MINI Countryman Electric on its way as production starts this year

MINI has announced that its Leipzig factory will start producing an electric version of its quasi SUV – the MINI Countryman. Piggybacking on the launch of a new, larger Countryman, the MINI will help the brand hold onto customers who might otherwise move to other brands to satisfy their SUV needs.

MINI’s desire to plug a hole in its line-up is made much easier thanks to its BMW ownership, and the new MINI Countryman Electric will share much in common with the BMW X1. Set to be available with either petrol or electric power, the brand has also chopped diesel and PHEV options from its ranks.

So far, we only have the camouflaged images of the new MINI Countryman that you see here, but aside from being larger dimensionally, we can tell that the styling is slightly sharper – that is to say more angular – reflecting the MINI Cooper Electric. The side profile also strikes a far more conventional SUV shape compared to the existing Countryman, but then again MINI is trying to appeal to SUV buyers so it’s little surprise it has neutralised its styling somewhat.

Powertrain-wise, there will be two battery sizes on offer; the 54kWh battery from the Cooper and Aceman and currently MINI’s largest, alongside a new 64kWh unit. There’s no word on range but we’d estimate well over 250 miles to a charge on the larger battery.

Power will come from either the 188bhp motor as found in existing MINI Electric models, or a 268bhp ‘SE’ version. All-wheel drive will be offered for the first time in an electric MINI.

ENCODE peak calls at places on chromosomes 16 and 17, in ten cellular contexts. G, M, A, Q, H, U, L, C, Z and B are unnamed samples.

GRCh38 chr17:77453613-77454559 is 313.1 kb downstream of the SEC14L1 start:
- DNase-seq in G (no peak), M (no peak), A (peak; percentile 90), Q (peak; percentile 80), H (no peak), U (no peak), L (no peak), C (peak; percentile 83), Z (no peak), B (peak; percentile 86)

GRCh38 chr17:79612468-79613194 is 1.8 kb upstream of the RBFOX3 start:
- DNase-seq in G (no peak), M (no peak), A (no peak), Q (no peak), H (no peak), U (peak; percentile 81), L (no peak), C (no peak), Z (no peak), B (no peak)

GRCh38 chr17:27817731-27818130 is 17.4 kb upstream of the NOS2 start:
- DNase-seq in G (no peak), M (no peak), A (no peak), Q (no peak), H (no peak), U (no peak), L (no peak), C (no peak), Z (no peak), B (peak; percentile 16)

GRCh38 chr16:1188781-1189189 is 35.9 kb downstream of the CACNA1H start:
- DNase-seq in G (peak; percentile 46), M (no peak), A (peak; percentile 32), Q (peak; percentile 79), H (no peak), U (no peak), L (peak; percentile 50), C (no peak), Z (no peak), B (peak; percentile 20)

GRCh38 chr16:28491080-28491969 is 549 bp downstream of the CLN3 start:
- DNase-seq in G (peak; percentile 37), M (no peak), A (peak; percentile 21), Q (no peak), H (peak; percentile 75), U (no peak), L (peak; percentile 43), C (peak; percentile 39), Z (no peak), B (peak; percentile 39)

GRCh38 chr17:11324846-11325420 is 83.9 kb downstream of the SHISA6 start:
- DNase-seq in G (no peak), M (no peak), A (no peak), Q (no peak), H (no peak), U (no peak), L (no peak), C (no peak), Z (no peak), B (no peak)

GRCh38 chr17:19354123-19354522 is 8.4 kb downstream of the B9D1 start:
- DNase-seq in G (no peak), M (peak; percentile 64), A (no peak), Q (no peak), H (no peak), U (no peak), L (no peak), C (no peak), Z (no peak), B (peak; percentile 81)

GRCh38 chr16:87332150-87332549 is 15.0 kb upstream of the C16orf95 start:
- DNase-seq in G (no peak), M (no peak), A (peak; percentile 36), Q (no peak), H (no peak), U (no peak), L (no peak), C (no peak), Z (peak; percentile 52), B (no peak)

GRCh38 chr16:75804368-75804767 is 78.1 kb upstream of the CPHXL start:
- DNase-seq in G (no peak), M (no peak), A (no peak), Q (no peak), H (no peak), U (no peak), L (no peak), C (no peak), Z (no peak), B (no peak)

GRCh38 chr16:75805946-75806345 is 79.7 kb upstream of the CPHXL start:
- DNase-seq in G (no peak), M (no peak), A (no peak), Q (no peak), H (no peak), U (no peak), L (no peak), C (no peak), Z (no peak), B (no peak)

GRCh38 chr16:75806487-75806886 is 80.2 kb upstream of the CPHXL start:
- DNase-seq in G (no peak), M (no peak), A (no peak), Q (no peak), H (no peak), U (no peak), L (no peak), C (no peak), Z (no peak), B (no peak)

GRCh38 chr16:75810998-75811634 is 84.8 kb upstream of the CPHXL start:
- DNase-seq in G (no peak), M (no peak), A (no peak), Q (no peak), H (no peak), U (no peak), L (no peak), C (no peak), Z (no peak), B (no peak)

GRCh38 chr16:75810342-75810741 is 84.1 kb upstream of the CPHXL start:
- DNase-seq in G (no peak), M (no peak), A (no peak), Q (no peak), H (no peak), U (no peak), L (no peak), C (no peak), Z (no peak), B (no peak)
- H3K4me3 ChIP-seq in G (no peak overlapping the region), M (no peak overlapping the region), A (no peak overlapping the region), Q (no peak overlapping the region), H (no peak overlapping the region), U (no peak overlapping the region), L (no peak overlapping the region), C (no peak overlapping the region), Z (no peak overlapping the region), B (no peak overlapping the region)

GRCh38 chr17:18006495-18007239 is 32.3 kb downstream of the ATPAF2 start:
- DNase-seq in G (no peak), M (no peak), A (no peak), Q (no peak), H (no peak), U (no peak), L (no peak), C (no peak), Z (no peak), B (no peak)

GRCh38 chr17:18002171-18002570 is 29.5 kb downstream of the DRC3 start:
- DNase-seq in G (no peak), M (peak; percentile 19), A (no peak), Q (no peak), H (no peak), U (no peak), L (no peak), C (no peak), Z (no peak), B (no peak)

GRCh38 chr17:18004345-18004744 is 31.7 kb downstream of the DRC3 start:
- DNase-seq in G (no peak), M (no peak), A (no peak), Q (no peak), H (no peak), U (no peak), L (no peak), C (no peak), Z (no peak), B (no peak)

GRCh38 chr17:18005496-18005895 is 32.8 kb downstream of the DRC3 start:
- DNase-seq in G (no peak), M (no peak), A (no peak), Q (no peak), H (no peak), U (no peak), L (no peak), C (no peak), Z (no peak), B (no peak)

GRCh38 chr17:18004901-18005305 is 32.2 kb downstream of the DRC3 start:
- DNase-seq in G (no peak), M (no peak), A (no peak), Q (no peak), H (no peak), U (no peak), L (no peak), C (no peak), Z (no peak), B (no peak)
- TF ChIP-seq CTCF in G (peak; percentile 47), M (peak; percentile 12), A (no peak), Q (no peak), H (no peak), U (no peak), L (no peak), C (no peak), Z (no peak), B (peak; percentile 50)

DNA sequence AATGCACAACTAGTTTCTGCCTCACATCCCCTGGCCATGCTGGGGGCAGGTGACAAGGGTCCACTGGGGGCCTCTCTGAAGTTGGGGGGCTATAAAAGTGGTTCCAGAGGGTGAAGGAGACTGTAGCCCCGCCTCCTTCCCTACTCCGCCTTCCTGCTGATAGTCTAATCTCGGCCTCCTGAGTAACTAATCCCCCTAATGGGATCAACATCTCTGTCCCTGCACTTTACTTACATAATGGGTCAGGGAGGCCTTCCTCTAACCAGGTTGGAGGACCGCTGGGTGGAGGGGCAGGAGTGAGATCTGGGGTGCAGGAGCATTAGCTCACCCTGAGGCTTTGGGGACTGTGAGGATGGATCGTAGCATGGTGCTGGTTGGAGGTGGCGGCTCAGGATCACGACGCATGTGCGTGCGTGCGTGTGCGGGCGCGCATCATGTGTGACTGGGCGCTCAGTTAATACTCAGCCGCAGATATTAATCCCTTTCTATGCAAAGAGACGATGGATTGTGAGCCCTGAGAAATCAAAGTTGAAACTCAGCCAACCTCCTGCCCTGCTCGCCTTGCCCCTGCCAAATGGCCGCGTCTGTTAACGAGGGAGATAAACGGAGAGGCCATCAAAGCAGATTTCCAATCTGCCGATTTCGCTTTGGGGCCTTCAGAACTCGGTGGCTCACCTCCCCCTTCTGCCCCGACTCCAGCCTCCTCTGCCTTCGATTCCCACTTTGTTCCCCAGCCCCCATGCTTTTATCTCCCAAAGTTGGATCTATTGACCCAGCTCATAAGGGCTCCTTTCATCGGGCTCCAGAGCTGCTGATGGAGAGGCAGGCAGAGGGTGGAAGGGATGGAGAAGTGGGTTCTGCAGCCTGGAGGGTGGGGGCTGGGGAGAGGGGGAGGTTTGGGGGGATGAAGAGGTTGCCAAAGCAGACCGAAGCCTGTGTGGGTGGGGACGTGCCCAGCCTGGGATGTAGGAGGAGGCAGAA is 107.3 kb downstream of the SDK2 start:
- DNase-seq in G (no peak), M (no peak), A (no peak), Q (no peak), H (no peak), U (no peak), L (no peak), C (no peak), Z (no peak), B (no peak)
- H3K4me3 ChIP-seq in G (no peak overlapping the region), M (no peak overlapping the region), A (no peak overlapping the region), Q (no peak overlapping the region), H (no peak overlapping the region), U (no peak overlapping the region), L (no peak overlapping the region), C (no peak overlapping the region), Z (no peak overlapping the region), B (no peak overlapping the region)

Beyond that, we don’t know much about the new MINI Countryman Electric as a car. However, it does stand out as being the first MINI to be fully ‘made in Germany’, thanks to the tooling up of its Leipzig factory specifically for this expansion of the brand’s electrified range. This is all to help meet demand with 20 per cent of all new MINIs sold now being electrified.

The factory itself has been configured to be sustainable and help each new car to be produced with a reduced carbon footprint. Four wind turbines feed up to 21.9 GWh into the factory and on-site storage made from 700 BMW i3 batteries helps balance demand. Hydrogen gas is also used in paint production – far cleaner than natural gas.

"We are delighted to be able to hand over the first MINI "Made in Germany" to our customers in a CO2-neutral manner thanks to the plant's sustainable energy supply. In this way, the new all-electric MINI Countryman demonstrates what the brand stands for: electrified go-kart feeling and a strong focus on a minimal environmental footprint," said Stefanie Wurst, Head of MINI.


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